camo tote suppliesThe best fabrics for your tote are heavier woven cottons such as Duck, Twill, Denim or Corduroy. 100% Quilting Cotton will work as a lining or both outside and in, but I would recommend using an interfacing to give your tote more strength if you use lighter weight fabrics.

I used 1″ wide Nylon Webbing for my handles on the Camo Tote, but you could make fabric handles if you like that look better.


Grainline runs with the Height.
Outside Fabric:
Cut 1 piece 14.5″ wide x 32″ tall.
Cut 1 piece 28″ wide x 2″ tall.

Lining Fabric:
Cut 1 piece 14.5″ wide x 32″ tall.

Cut 2 pieces of 1″ wide Nylon Webbing 19″ long.


Seam Allowance is 1/2″.

camo tote constructionFold Outside Fabric in half right sides together, stitch each side.

camo tote constructionPull the bag open and lay flat with one side seam centered as shown in photo. Use a fabric pen to draw a straight line across right where it is 3.5″ wide.

camo tote constructionPlace a couple of pins to hold it and stitch across on that line. Do the same on the other side.

camo tote constructionThis is what it should look like from the bottom.

camo tote constructionI pressed mine under and flat like this.

Repeat all these steps using the Lining Fabric.

camo tote constructionPlace the lining into the outside so they are WRONG SIDES TOGETHER. Baste the outside and lining sections together at the top raw edges about 1/4″ from top edge.

camo tote constructionTake the long fabric strip (this is the top facing) and press one long raw edge under 1/2″ to the wrong side.

camo tote constructionStitch the strip right sides together on short side. Make sure you unfold where you pressed it under on the long edge when you sew here.

camo tote constructionPress that short seam open.

camo tote constructionPin one nylon strap to one side of your tote at the top edge. I placed mine so each outside edge of the strap was about 3″ from the side of the tote. The important thing is to make sure the handles are centered. Repeat with the remaining strap for the other side.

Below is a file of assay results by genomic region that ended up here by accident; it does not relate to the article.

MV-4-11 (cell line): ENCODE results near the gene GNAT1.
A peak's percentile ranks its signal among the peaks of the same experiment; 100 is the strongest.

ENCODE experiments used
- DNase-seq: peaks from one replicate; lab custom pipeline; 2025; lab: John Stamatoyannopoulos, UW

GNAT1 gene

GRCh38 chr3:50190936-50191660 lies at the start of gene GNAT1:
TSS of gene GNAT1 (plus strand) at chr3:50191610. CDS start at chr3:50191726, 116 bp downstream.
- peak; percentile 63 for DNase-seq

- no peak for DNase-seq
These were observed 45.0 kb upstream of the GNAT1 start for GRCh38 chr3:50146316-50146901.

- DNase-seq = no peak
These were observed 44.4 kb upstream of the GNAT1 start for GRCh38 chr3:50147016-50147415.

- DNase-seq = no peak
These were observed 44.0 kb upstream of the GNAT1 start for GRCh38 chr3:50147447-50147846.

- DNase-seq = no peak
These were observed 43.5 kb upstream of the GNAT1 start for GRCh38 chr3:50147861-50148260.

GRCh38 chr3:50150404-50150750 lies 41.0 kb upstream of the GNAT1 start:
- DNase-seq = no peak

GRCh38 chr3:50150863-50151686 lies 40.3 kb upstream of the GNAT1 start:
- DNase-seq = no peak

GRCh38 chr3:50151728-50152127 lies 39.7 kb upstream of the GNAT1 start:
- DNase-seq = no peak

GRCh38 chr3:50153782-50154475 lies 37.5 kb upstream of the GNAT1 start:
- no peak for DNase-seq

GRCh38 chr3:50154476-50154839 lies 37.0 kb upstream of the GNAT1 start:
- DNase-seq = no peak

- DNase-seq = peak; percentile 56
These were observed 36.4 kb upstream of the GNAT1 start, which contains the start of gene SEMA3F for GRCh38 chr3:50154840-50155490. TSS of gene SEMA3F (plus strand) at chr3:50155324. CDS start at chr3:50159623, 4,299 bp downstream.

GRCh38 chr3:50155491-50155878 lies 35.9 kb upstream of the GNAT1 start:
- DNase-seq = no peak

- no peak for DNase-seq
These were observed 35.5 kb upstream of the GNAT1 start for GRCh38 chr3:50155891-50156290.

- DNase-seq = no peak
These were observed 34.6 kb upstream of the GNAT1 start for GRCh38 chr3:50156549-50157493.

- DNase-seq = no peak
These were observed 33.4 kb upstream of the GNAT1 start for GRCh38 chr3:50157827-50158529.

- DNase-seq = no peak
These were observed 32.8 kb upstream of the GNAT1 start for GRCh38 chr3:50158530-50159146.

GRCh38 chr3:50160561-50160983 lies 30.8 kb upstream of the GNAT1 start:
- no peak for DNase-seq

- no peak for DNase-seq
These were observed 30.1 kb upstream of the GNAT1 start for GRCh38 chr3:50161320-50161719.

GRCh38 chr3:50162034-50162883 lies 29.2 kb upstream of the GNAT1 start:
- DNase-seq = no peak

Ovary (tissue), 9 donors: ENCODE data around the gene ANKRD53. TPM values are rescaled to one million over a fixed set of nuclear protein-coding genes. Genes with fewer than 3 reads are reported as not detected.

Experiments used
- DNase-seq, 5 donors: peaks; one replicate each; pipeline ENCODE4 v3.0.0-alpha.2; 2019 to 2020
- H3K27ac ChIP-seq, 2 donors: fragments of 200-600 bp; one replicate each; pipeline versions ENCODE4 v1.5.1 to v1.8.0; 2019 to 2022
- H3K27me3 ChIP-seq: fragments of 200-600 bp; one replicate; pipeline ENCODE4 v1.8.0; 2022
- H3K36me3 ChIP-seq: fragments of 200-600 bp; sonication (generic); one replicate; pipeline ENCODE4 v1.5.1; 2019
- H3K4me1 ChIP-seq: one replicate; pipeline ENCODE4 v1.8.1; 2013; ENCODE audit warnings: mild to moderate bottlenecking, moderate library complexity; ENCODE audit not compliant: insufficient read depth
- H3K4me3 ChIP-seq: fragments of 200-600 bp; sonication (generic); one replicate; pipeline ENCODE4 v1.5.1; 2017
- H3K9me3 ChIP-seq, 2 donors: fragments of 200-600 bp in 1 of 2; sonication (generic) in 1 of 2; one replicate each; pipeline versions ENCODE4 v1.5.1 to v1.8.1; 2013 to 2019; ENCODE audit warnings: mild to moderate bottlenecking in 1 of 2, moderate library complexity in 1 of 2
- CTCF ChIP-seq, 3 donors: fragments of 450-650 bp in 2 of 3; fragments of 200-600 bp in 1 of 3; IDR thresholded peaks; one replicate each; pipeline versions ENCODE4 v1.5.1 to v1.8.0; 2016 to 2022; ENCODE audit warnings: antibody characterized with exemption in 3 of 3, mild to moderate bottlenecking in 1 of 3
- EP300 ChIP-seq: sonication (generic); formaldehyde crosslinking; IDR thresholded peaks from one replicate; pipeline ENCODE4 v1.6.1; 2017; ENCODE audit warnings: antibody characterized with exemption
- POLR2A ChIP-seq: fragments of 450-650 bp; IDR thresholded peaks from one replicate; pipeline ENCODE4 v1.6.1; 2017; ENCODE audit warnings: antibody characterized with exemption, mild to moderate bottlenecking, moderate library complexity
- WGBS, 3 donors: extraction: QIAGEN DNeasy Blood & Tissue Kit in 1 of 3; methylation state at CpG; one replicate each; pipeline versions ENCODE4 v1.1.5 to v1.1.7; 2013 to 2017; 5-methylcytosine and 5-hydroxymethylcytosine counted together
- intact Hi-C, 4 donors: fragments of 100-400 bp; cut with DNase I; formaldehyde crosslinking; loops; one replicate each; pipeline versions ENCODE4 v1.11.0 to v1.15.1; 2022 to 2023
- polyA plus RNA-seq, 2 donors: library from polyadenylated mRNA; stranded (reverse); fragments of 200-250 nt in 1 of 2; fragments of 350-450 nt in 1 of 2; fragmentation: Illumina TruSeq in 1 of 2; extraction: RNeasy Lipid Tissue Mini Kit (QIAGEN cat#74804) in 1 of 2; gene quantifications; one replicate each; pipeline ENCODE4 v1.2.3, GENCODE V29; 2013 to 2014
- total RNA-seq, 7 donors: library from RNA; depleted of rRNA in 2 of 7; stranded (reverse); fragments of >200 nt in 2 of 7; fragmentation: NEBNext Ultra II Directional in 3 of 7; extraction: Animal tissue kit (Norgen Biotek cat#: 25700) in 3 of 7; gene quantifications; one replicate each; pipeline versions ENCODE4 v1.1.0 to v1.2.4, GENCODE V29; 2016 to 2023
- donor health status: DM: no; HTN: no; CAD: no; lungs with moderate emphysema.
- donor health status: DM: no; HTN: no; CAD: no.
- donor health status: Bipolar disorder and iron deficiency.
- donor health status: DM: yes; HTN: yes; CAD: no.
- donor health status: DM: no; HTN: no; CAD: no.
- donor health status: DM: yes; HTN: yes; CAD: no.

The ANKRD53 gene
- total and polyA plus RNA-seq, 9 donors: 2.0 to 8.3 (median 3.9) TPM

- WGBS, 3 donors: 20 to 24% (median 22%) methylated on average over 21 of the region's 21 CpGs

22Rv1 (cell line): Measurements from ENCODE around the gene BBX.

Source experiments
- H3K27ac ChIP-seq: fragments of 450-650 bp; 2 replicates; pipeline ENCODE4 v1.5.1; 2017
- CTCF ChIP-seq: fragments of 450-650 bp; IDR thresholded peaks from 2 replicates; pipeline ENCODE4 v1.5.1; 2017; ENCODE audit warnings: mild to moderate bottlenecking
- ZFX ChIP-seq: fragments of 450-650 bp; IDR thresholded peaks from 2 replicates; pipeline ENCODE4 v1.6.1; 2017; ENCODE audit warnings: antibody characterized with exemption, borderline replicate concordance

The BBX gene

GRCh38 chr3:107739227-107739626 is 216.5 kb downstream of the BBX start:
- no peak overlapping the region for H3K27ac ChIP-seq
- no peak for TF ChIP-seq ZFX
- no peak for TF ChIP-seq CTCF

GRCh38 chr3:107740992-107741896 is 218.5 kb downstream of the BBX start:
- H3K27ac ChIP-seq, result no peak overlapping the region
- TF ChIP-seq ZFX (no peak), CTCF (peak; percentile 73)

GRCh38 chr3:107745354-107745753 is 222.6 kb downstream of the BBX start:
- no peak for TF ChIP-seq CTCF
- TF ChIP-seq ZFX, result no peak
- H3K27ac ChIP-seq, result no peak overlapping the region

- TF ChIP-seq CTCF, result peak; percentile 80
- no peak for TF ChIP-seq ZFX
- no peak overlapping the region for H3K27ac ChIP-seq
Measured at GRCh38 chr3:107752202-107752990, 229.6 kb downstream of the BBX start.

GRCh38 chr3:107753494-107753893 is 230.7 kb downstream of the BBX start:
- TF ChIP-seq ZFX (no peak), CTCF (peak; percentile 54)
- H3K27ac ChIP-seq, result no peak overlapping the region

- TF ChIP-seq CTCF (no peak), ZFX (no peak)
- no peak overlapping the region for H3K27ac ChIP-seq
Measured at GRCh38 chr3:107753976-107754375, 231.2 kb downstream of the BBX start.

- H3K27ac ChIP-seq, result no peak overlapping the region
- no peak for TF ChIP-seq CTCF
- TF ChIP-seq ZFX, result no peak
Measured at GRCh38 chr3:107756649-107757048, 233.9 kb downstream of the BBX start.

camo tote constructionBaste these in place 3/8″ from top edge.

camo tote constructionPlace the Facing Band right sides together with the outside of the tote, aligning the top raw edges and the facing seam with one tote side seam. Make sure you place the Facing so the UNPRESSED EDGE is at the top. Pin in place all around. The nylon straps are sandwiched between the facing and the tote. Stitch in place all the way around.

camo tote constructionFold the Facing up and to the inside of the tote, folding that facing pressed edge under. I like to press the top edge of the tote here too so you get a crisper edge.

camo tote constructionPin in place, then stitch facing down as shown.

camo tote constructionI used one row of stitching about 1/8″ from top edge and another row 3/4″ from the top edge.

Your One Simple Tote is Complete!


How About Outside Pockets? Here’s How:
I wanted my outside pockets 9″ tall. The width of my outside fabric for this tote is 14.5″ wide, so that is the width I want to cut my pocket. For the height, I used this formula: (2x Pocket Height) + Tote Bottom Width + Pocket Hem.  So that would be (2×9)+3.5+1= 22.5″. So to have 9″ tall pockets on each side of my tote, I cut my pocket fabric 14.5″ wide x 22.5″ tall.

tote outside pocket constructionPress the raw edge of your pocket fabric (on the 14.5″ side) under to the wrong side 1/4″, then fold again 1/4″ and press. Top stitch this down a scant 1/4″ from the edge. Do this on each end.